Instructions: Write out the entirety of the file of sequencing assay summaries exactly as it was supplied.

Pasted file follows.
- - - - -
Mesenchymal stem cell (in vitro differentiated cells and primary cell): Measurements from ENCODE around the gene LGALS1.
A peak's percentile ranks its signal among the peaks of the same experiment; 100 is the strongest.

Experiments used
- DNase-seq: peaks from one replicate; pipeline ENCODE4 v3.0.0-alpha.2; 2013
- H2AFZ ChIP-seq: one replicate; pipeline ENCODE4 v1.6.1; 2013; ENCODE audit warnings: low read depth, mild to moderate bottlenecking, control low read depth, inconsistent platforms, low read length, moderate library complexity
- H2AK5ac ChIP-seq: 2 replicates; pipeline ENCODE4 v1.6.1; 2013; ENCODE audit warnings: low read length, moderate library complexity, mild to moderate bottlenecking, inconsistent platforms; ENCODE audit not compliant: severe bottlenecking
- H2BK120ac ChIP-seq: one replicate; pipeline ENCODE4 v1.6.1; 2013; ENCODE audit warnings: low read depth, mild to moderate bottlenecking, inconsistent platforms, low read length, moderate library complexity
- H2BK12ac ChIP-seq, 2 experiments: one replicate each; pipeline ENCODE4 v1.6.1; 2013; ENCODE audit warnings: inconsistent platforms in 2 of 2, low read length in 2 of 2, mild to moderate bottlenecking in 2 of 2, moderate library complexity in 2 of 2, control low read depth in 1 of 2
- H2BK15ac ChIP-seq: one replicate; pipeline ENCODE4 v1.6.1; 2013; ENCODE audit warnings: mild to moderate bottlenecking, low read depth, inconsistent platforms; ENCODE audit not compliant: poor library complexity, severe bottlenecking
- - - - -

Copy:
Mesenchymal stem cell (in vitro differentiated cells and primary cell): Measurements from ENCODE around the gene LGALS1.
A peak's percentile ranks its signal among the peaks of the same experiment; 100 is the strongest.

Experiments used
- DNase-seq: peaks from one replicate; pipeline ENCODE4 v3.0.0-alpha.2; 2013
- H2AFZ ChIP-seq: one replicate; pipeline ENCODE4 v1.6.1; 2013; ENCODE audit warnings: low read depth, mild to moderate bottlenecking, control low read depth, inconsistent platforms, low read length, moderate library complexity
- H2AK5ac ChIP-seq: 2 replicates; pipeline ENCODE4 v1.6.1; 2013; ENCODE audit warnings: low read length, moderate library complexity, mild to moderate bottlenecking, inconsistent platforms; ENCODE audit not compliant: severe bottlenecking
- H2BK120ac ChIP-seq: one replicate; pipeline ENCODE4 v1.6.1; 2013; ENCODE audit warnings: low read depth, mild to moderate bottlenecking, inconsistent platforms, low read length, moderate library complexity
- H2BK12ac ChIP-seq, 2 experiments: one replicate each; pipeline ENCODE4 v1.6.1; 2013; ENCODE audit warnings: inconsistent platforms in 2 of 2, low read length in 2 of 2, mild to moderate bottlenecking in 2 of 2, moderate library complexity in 2 of 2, control low read depth in 1 of 2
- H2BK15ac ChIP-seq: one replicate; pipeline ENCODE4 v1.6.1; 2013; ENCODE audit warnings: mild to moderate bottlenecking, low read depth, inconsistent platforms; ENCODE audit not compliant: poor library complexity, severe bottlenecking